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DeepSpar Disk Imager™ ( DDI ) is an HDD imaging device specifically built for data recovery from drives with hardware issues. It greatly increases imaging speed, accuracy, and integrity of data retrieved from such drives.
The main features that DDI provides when working with drives are the following:
• Direct low-level access to a drive bypassing the computers BIOS.
• Disabling specific drive read/write heads.
• Disable SMART subsystem, Bad Sector Reallocation, and Read Look-Ahead
• Read sector timeout controlled by Software/Hardware/PHY drive reset commands
• Bit level analysis of corrupted data to filter out the read-write channel noise
• Fully customizable multi-pass imaging
And many more others an advanced drive imager must have. You may learn more about DDI on its vendor site: DeepSpar Disk Imager™ .
DeepSpar Disk Imager™ basics
The main idea of data recovery with DDI is to clone data from the source drive with a certain level of hardware malfunction to a clone drive and perform data recovery operations either from the clone drive or while data is being cloned. Such approach greatly reduces tear and wear of the source drive and reduces further deterioration of its state.
There are two modes in which DDI processes drive s:
• DDI clones the entire source drive to the source one consequently, sector by sector. Any further data recovery will be made from the clone HDD.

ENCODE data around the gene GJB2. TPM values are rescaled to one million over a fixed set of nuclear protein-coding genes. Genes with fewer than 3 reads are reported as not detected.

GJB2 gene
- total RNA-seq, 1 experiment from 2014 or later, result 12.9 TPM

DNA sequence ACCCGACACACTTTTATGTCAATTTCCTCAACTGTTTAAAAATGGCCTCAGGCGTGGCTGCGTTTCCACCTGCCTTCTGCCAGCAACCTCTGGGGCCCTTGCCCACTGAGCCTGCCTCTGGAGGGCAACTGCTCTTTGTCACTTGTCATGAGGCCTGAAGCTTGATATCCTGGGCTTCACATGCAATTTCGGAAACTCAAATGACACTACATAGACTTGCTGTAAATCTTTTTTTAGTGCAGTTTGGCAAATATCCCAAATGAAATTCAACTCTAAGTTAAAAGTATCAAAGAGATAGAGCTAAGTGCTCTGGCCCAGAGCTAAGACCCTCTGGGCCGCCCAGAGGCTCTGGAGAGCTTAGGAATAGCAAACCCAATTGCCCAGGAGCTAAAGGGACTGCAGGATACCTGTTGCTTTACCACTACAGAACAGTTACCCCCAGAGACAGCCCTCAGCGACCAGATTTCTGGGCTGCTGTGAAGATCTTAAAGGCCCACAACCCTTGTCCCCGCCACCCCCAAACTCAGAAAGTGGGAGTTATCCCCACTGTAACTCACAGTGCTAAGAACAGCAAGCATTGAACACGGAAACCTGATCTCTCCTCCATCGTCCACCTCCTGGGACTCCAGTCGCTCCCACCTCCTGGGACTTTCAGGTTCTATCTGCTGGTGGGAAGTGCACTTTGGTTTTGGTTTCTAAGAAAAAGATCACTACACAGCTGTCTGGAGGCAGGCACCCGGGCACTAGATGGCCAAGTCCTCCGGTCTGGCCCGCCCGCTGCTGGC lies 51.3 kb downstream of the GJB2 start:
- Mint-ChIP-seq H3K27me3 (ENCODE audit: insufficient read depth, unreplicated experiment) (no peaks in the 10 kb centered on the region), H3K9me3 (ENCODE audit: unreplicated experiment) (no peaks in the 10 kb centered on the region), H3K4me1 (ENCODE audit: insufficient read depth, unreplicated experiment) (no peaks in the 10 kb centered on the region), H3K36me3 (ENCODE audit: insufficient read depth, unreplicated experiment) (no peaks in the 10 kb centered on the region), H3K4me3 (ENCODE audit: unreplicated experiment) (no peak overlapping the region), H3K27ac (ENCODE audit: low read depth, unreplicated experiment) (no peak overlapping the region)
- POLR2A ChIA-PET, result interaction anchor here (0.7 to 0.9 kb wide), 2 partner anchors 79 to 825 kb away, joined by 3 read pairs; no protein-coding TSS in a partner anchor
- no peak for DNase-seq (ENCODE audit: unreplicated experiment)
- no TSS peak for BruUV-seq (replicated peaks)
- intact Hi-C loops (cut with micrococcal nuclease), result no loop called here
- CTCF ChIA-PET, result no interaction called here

• DDI clones those sectors of the source HDD which have been read during data recovery. Such readings are optimized to minimize the movement of the drive's head unit. All following reads from those sectors will be done from the clone drive . For example, if files are to be recovered from a partition on the drive, DDI will clone the boot record of the drive, the file table of the partition, and the sectors of the files. If the partition is scanned, the scanned sectors will be cloned, too. All consecutive operations, such as file preview, and so on, will be done from the clone drive . This greatly reduces the time necessary to perform the recovery operations and furthermore drive wear.
Read the DDI documentation on how to install DDI connect the drives to DDI and start working with it.
The DDI board should be installed into a separate network computer (the DDI computer ), and the source and clone drives should be connected to it. The DDI computer should be started using the boot USB stick supplied with the board. R‑Studio running on another computer (the R‑Studio computer ) accesses the drive via the network. All data recovery operations will be done through this setup:
There may be several DDI computers on the network, R‑Studio will connect to all of them. Such configuration may be useful for RAID recovery when several drive s on the RAID have hardware problems.
Working with DDI
To start working with DDI , its computer should be connected to R‑Studio .
To connect R‑Studio to the DDI computer,
|*||Select Connect to DDI on the Drive menu|
|>||The drive s connected to DDI will appear in the Drive pane.|
Now it is possible to work with drive s connected to DDI like all other drive objects in the Drive panel. For example, such drive s may be included into virtual RAIDs and other compound objects.
Viewing the drive map
A drive map shows the conditions for individual drive sectors. You may see which sectors are OK, bad, or unstable.
To view the drive map,
|*||Right-click the required drive/partition and select I/O Monitor on the shortcut menu,|
select the object and select I/O Monitor on the Drive menu
|>||The drive map will appear in the I/O Monitor window.|
You may also image individual files and view file maps .
R‑Studio can also load and process images created with the DeepSpar Disk Imager™ .
Connecting to DeepSpar Disk Imager™ manually
If R‑Studio cannot find DeepSpar Disk Imager™ , the Select Interface dialog box will appear. Try to find the DDI interface manually.